Using online sales and live demonstrations like the pop-up tents at the Head Of The Charles and at last year's IRA Championships at Mercer Lake in West Windsor, NJ, Hydrow introduced the product and began making sales. To have real athletes leading the workouts, Hydrow began recruiting rowers for their on-water filming, while also hiring production and sales employees.
US Paralympian Dani Hansen was one of the first athletes brought in and was the initial face of the on-water trainers, and is now the company's lead trainer. As the build out continued, more athletes were added into the mix, along with other employees from the rowing world to be involved in sales, filming, and other roles.
During the initial marketing stage, to some extent Hydrow was mimicking the model of Peloton, but has moved away from that to stress more of the full body workout of rowing versus that of cycling. Another member of the rowing community hired to fulfill the training and coaching model component was Justin Moore, former Syracuse University women's head coach, who has also served as a USRowing coach on the junior and under 23 levels.
In addition to developing the coaching and training aspect of Hydrow, Moore has also been involved in sales and marketing. According to Moore, the initial sales campaign well exceeded goals and expectations, and said the first shipments are on their way from production to customer delivery next month.
Selling online, and from a pop up store in Boston's Copley Plaza, Hydrow has sold more than a thousand of the new rowers. "Within 10 months we had a viable prototype and the first shipments are set for delivery," Moore said, adding that Hydrow plans to have launch events throughout the country to celebrate the delivery of their first units.
Moore said the company is continuing to develop the product with plans to increase filming in various locations. "One of the greatest things about rowing is the beauty of being on the water. We want to take people rowing in a wide variety of beautiful places."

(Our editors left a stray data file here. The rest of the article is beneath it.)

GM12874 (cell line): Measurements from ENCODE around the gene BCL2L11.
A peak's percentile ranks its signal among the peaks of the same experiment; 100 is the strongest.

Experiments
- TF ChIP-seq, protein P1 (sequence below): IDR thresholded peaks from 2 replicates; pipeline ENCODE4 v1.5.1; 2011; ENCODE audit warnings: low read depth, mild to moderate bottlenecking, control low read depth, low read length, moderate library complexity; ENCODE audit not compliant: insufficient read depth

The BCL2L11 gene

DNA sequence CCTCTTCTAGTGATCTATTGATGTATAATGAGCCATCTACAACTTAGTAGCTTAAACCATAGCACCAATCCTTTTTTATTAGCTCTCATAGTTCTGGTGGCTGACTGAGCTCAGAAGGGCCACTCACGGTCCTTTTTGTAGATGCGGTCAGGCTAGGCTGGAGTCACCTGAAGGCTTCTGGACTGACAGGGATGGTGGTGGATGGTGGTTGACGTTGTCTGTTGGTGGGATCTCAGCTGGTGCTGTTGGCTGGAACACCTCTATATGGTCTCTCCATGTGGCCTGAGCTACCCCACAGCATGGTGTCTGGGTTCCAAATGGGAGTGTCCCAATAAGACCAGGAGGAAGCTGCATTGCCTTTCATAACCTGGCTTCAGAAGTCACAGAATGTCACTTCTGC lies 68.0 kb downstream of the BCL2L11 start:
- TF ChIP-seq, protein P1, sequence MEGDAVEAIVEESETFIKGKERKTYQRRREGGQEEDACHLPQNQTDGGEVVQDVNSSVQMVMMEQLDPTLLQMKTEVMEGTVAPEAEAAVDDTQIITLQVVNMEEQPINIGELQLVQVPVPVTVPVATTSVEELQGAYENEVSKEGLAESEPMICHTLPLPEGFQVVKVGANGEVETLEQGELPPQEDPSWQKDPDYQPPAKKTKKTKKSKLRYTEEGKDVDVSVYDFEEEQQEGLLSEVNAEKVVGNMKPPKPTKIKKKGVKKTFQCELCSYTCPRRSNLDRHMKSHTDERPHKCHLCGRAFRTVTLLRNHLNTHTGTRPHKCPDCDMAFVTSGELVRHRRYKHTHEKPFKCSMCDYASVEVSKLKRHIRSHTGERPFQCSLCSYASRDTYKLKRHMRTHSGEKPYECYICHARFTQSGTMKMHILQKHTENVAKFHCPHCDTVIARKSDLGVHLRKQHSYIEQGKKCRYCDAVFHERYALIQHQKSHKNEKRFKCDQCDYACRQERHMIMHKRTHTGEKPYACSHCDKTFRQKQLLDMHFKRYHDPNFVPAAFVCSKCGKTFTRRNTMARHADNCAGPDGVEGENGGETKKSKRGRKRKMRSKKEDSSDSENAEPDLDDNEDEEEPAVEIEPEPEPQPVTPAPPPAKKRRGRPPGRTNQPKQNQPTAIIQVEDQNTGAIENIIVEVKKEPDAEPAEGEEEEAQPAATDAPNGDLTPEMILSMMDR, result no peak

He also said the continued development would move toward the ability for teams of rowers to compete together. "In the near future, our software will have the ability to create experiences, events, and competitions for two and four teams.
"People will have the experience of being accountable to others, but also the great feeling of accomplishing goals with others. We want this machine to connect people to one another."
With company expansion, he said he expects opportunities for employment to increase. And with that, plans to have Hydrow become a center for athlete development are also going to expand, he said.
Royal Henley Regatta Plans
According to Moore, with the first phase of company development nearing completion and the first shipment of rowers set for delivery, the company is now seeking to expand athlete identification and development and provide training and employment opportunities for scullers hoping to compete at the next two Olympics - 2024 in Paris and 2028 in Los Angeles.
Plans to jumpstart that process include sponsoring a men's and a women's quad to compete at the Henley Royal Regatta this July.
"Hydrow is going to fund a men's and a women's quad to Henley Royal this year with the idea of creating a great racing opportunity for people that have real long term sculling potential to develop," Moore said.
"We are talking to athletes right now, and we're hoping to have eight men and eight women come and try out for the quad. Those who make it will have a fully funded trip to Henley, which is very appealing to a lot of the candidates."
Moore said that in his early discussion with Smith about the athlete development intentions of the company, the decision was made to focus on sculling given the fact that, except for club programs, there is no central development location for potential US international athletes that can fund and support younger, developing scullers the way the US collegiate system develops sweep rowers.
"From the very beginning, when I was talking to Bruce about this idea, we both believed it had this kind of potential. One of the goals of Hydrow is to be an incredibly authentic fitness company - meaning not having fitness models leading the workout, but real athletes that have been in the trenches and have competed at all different kinds of levels running the workout," Moore said.
"With that, you have this opportunity to have these jobs created, whether it's a full-time trainer job, or a manager job, or production assistant job, or sales jobs, within the company, where rowers could come in, live in the city of Boston, and train and work and be incredibly well supported.